In anticipation of the 10th edition of BEIRUT ART FAIR, JDEED interviews Laure D’Hauteville, the fair’s Director. BAF is running from September 18th to 22nd.
Interview/ Hadi Afif & Rabih Arasoghli at JDEED
Hello Laure. Could you introduce yourself to our readers?
I am French-born and Sorbonne-trained. I made Lebanon my second home in 1991, and I started as a writer for Lebanese publications. I have been organizing artistic events across the world for the past twenty-eight years. Between 1998 and 2005 in Beirut, I spearheaded the contemporary art fair ARTUEL, whose popularity reverberated in editions in Dubai, Paris, Moscow, and Las Vegas. Soon after, I collaborated with ART PARIS to found the first two editions of ART PARIS-ABU DHABI (currently known as ABU DHABI ART FAIR) in 2007 and 2008. In 2014, I launched SINGAPORE ART FAIR, dedicated to artists of the Middle East and South-East Asia.
I am proudest of my decision to specialize in the contemporary art of the MENA (Middle East and North Africa) region, which led to the creation of BEIRUT ART FAIR in 2010. The fair will celebrate its tenth edition this year with 55 art galleries from 18 countries, featuring more than 350 artists from more than 40 nationalities.
It’s interesting how you are such an important asset to the art community in Lebanon, yet you are not from here. How did you end up in Lebanon?
I came to Beirut in 1991. I was an art journalist at the time. Then, I was introduced to the MENA art scene. In 1998, a friend of mine asked me to organize an art exhibition in Beirut. It was a real success, and everybody asked me if I would do it a second time. As my passion for the art from the Middle East was growing, I created the first international art fair in the MENA region called Artuel, which continued operating until 2005.
I then came back to Paris and started to work for the art fair ART PARIS. At the time, they wanted to export ART PARIS to the Gulf region. I launched the two first editions of ART PARIS/ABU DHABI (called today ABU DHABI ART FAIR) in 2007 and 2008. Such an exhibition was a very new concept in the UAE. It was wonderful, and I enjoyed doing it. However, I missed Lebanon, its people, and its culture. So, I decided to come back to Beirut in 2009.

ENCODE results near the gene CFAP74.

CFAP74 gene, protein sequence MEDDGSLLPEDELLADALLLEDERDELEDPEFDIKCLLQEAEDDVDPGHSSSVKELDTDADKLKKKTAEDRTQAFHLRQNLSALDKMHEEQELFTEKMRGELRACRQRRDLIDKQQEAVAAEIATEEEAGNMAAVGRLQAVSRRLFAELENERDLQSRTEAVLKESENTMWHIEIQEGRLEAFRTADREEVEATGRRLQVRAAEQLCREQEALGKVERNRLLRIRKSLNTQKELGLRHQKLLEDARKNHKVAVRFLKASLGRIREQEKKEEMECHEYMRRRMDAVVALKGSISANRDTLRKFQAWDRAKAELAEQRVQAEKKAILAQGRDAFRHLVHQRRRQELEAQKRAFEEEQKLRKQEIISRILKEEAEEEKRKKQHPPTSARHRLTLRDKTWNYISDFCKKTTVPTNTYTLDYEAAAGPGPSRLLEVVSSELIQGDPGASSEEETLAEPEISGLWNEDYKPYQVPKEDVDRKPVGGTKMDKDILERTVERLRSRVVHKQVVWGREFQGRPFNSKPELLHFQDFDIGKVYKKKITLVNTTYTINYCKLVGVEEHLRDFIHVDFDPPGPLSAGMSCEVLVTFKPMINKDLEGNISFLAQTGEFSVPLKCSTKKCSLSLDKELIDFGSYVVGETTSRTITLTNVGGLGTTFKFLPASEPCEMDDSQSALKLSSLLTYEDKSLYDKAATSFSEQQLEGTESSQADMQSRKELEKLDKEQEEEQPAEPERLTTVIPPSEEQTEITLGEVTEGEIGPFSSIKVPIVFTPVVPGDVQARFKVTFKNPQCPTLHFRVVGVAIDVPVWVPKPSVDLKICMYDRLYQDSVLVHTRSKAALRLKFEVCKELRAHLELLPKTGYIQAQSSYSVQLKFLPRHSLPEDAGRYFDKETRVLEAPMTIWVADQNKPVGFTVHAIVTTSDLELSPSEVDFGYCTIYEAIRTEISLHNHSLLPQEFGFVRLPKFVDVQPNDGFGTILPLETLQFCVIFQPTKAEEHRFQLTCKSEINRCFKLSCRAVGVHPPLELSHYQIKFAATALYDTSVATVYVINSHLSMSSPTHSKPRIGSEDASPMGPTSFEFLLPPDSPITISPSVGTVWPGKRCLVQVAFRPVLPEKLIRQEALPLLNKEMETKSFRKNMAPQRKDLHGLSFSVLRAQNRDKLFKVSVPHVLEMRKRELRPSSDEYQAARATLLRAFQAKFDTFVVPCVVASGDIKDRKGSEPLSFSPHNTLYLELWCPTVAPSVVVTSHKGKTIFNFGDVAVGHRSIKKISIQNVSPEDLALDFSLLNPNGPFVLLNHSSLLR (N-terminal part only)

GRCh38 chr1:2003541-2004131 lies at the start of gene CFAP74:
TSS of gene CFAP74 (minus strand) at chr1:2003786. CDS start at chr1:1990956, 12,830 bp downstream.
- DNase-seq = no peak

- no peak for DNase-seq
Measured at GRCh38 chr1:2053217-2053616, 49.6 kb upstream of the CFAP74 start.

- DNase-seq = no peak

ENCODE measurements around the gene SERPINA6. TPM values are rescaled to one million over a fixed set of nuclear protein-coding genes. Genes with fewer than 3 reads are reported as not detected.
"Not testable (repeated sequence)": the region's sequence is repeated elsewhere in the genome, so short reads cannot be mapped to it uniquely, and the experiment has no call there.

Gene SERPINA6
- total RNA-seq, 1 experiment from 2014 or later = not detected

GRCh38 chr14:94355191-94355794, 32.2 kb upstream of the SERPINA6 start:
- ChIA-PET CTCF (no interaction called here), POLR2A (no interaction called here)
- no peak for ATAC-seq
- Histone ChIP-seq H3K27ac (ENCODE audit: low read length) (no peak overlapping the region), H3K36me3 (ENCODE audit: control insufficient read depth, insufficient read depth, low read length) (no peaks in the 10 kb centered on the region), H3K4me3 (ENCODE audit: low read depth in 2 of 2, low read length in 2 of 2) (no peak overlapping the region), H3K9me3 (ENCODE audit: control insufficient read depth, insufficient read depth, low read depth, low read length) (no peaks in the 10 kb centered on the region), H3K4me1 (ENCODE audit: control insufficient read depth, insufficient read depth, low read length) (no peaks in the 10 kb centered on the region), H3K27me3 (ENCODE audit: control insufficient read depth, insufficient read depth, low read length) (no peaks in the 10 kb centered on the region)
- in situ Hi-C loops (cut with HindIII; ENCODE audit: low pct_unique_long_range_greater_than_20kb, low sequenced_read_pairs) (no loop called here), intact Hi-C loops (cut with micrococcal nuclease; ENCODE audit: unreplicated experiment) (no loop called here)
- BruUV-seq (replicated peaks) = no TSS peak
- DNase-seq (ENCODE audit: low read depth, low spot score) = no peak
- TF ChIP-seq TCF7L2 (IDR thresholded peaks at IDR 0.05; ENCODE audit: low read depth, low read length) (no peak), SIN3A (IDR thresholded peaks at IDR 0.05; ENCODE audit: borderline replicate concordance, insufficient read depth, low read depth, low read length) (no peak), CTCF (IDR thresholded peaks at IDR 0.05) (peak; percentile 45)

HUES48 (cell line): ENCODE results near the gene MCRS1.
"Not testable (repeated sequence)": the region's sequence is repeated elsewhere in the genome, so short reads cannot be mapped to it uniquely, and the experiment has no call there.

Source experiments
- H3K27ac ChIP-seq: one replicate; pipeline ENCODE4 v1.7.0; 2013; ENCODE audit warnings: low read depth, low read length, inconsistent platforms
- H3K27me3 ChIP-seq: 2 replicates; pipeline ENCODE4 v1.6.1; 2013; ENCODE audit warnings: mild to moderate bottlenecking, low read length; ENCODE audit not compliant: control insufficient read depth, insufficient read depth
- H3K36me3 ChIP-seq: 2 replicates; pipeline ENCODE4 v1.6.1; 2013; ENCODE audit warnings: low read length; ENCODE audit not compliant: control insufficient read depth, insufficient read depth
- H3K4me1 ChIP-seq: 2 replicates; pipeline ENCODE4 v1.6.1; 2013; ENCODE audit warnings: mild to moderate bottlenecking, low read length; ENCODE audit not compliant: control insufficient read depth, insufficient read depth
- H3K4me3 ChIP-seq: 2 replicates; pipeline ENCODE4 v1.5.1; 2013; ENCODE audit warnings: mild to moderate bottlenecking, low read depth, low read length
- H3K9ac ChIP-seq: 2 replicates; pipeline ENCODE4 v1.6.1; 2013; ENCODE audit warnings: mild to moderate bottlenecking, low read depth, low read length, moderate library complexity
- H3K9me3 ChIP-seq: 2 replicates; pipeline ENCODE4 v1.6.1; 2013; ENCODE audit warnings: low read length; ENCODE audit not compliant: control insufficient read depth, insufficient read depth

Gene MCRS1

What made you want to stay in Lebanon and pursue a journalism/ artistic career here?
Lebanon had always been special to me. I had an uncle who was a Jesuit priest in Lebanon, Père Alban de Jerphanion. He used to be the rector of Université Saint Joseph in Beirut and Jamhour School. When the civil war started in 1975 in Lebanon, we used to help the Lebanese who were fleeing the country by pairing them with French families like mine. Back then, I used to share my bedroom in Paris with Lebanese children. They used to talk to me about Lebanon, but I did not really understand what Lebanon was like. I never would have imagined that years later I was going to come to Beirut. And when I came, I realized that it was in my DNA, and that somehow Lebanon was part of my life without me knowing it.
I have always been working in art. Being an art journalist in Lebanon was amazing. I discovered many artists and followed their careers. I felt very close to them and year after year, I was lucky to become part of the art scene in the region.
The art scene in Lebanon is definitely not the same today as it was when you started working here more than 20 years ago. How do you remember it? What were some issues and some opportunities you noticed back then?
When I arrived in Beirut, some galleries where really active, like Galerie Epreuve d’Artiste and Galerie Janine Rubeiz. Salah Barakat had just opened Agial, his first gallery. We were exchanged conversation about art, visited artists’ studios, organized come conferences, and advised art collectors. When I started the art fairs in Lebanon and the Middle East, a market started developing – and it still is!
Now, we see many more art collectors than before. We have always had art collectors in Lebanon, but they were rather discreet. In the last three years, they have begun to open their doors. They want to show that art is part of their Lebanese heritage. We found young art collectors who studied in Europe and came back to Lebanon. They collect contemporary art and photography. Many companies are also opening art foundations. Lebanon has never needed art and culture as much as it does now. Emphasising Lebanese heritage, I assert that it is BEIRUT ART FAIR’s mission to showcase Beirut as an art hub, given its rich 8,000-year history, complex memory, and diverse culture.
BEIRUT ART FAIR turns 10 this year! What does that feel like? How has your journey been with Beirut Art Fair so far, what have been some challenges, and where do you see it going in the future?